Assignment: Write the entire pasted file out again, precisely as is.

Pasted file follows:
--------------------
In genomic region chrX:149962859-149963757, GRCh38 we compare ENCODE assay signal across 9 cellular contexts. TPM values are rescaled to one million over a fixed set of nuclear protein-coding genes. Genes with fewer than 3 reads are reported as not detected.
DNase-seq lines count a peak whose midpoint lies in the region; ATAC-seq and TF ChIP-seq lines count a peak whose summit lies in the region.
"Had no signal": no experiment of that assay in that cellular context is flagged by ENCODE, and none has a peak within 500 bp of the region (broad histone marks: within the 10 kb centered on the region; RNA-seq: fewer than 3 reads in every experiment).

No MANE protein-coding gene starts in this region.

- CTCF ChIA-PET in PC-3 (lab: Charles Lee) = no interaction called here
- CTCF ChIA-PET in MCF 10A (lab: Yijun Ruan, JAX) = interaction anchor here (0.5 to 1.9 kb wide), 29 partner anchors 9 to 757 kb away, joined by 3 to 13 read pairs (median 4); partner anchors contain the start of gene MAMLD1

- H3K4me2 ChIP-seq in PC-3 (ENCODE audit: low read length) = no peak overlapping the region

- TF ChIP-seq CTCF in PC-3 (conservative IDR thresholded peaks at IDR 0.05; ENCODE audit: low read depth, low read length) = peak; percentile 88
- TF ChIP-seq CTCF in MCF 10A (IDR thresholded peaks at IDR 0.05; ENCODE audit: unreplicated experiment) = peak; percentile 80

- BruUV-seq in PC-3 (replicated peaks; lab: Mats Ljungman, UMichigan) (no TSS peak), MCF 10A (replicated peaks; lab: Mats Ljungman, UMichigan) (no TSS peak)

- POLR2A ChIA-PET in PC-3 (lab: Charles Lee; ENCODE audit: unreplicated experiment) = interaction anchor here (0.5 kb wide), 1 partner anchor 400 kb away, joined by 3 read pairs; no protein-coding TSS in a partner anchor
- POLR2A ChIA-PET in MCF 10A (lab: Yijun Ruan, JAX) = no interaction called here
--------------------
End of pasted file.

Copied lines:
In genomic region chrX:149962859-149963757, GRCh38 we compare ENCODE assay signal across 9 cellular contexts. TPM values are rescaled to one million over a fixed set of nuclear protein-coding genes. Genes with fewer than 3 reads are reported as not detected.
DNase-seq lines count a peak whose midpoint lies in the region; ATAC-seq and TF ChIP-seq lines count a peak whose summit lies in the region.
"Had no signal": no experiment of that assay in that cellular context is flagged by ENCODE, and none has a peak within 500 bp of the region (broad histone marks: within the 10 kb centered on the region; RNA-seq: fewer than 3 reads in every experiment).

No MANE protein-coding gene starts in this region.

- CTCF ChIA-PET in PC-3 (lab: Charles Lee) = no interaction called here
- CTCF ChIA-PET in MCF 10A (lab: Yijun Ruan, JAX) = interaction anchor here (0.5 to 1.9 kb wide), 29 partner anchors 9 to 757 kb away, joined by 3 to 13 read pairs (median 4); partner anchors contain the start of gene MAMLD1

- H3K4me2 ChIP-seq in PC-3 (ENCODE audit: low read length) = no peak overlapping the region

- TF ChIP-seq CTCF in PC-3 (conservative IDR thresholded peaks at IDR 0.05; ENCODE audit: low read depth, low read length) = peak; percentile 88
- TF ChIP-seq CTCF in MCF 10A (IDR thresholded peaks at IDR 0.05; ENCODE audit: unreplicated experiment) = peak; percentile 80

- BruUV-seq in PC-3 (replicated peaks; lab: Mats Ljungman, UMichigan) (no TSS peak), MCF 10A (replicated peaks; lab: Mats Ljungman, UMichigan) (no TSS peak)

- POLR2A ChIA-PET in PC-3 (lab: Charles Lee; ENCODE audit: unreplicated experiment) = interaction anchor here (0.5 kb wide), 1 partner anchor 400 kb away, joined by 3 read pairs; no protein-coding TSS in a partner anchor
- POLR2A ChIA-PET in MCF 10A (lab: Yijun Ruan, JAX) = no interaction called here